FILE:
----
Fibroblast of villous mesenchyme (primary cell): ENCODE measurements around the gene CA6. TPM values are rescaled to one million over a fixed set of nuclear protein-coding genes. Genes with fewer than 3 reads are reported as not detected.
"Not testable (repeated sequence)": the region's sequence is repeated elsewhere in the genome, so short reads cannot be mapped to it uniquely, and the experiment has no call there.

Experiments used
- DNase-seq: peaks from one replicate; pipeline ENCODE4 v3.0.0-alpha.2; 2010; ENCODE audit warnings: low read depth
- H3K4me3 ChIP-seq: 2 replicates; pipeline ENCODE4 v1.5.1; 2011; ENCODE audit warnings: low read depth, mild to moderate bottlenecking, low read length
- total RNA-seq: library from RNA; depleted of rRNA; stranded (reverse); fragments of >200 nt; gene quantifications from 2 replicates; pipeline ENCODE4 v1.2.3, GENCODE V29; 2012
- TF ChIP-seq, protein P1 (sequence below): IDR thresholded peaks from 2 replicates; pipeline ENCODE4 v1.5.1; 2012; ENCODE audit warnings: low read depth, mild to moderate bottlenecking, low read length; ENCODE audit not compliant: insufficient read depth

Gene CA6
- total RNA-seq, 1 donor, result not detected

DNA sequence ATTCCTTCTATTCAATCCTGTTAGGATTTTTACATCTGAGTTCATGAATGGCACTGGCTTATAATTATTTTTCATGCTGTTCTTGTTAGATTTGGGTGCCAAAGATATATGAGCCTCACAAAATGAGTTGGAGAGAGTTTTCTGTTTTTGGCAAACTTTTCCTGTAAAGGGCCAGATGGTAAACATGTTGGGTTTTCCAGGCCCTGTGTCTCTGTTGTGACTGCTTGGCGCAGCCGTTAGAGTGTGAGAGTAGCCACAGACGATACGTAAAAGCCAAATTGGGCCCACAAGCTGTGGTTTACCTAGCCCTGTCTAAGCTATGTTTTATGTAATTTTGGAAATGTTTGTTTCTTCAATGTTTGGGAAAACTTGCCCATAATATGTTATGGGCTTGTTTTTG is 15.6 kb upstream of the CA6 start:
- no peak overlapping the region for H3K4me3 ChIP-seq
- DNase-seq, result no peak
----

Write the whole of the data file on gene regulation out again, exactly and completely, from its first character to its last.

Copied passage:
Fibroblast of villous mesenchyme (primary cell): ENCODE measurements around the gene CA6. TPM values are rescaled to one million over a fixed set of nuclear protein-coding genes. Genes with fewer than 3 reads are reported as not detected.
"Not testable (repeated sequence)": the region's sequence is repeated elsewhere in the genome, so short reads cannot be mapped to it uniquely, and the experiment has no call there.

Experiments used
- DNase-seq: peaks from one replicate; pipeline ENCODE4 v3.0.0-alpha.2; 2010; ENCODE audit warnings: low read depth
- H3K4me3 ChIP-seq: 2 replicates; pipeline ENCODE4 v1.5.1; 2011; ENCODE audit warnings: low read depth, mild to moderate bottlenecking, low read length
- total RNA-seq: library from RNA; depleted of rRNA; stranded (reverse); fragments of >200 nt; gene quantifications from 2 replicates; pipeline ENCODE4 v1.2.3, GENCODE V29; 2012
- TF ChIP-seq, protein P1 (sequence below): IDR thresholded peaks from 2 replicates; pipeline ENCODE4 v1.5.1; 2012; ENCODE audit warnings: low read depth, mild to moderate bottlenecking, low read length; ENCODE audit not compliant: insufficient read depth

Gene CA6
- total RNA-seq, 1 donor, result not detected

DNA sequence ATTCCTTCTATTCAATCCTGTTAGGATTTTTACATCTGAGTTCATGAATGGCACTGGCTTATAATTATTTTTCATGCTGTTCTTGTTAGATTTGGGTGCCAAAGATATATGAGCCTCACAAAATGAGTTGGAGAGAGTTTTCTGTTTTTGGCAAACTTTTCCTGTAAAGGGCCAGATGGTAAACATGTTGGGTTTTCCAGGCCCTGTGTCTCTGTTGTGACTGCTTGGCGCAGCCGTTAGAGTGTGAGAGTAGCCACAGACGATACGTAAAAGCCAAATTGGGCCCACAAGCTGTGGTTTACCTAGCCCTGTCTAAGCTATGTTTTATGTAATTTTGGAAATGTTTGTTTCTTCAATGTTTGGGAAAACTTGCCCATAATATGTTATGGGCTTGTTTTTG is 15.6 kb upstream of the CA6 start:
- no peak overlapping the region for H3K4me3 ChIP-seq
- DNase-seq, result no peak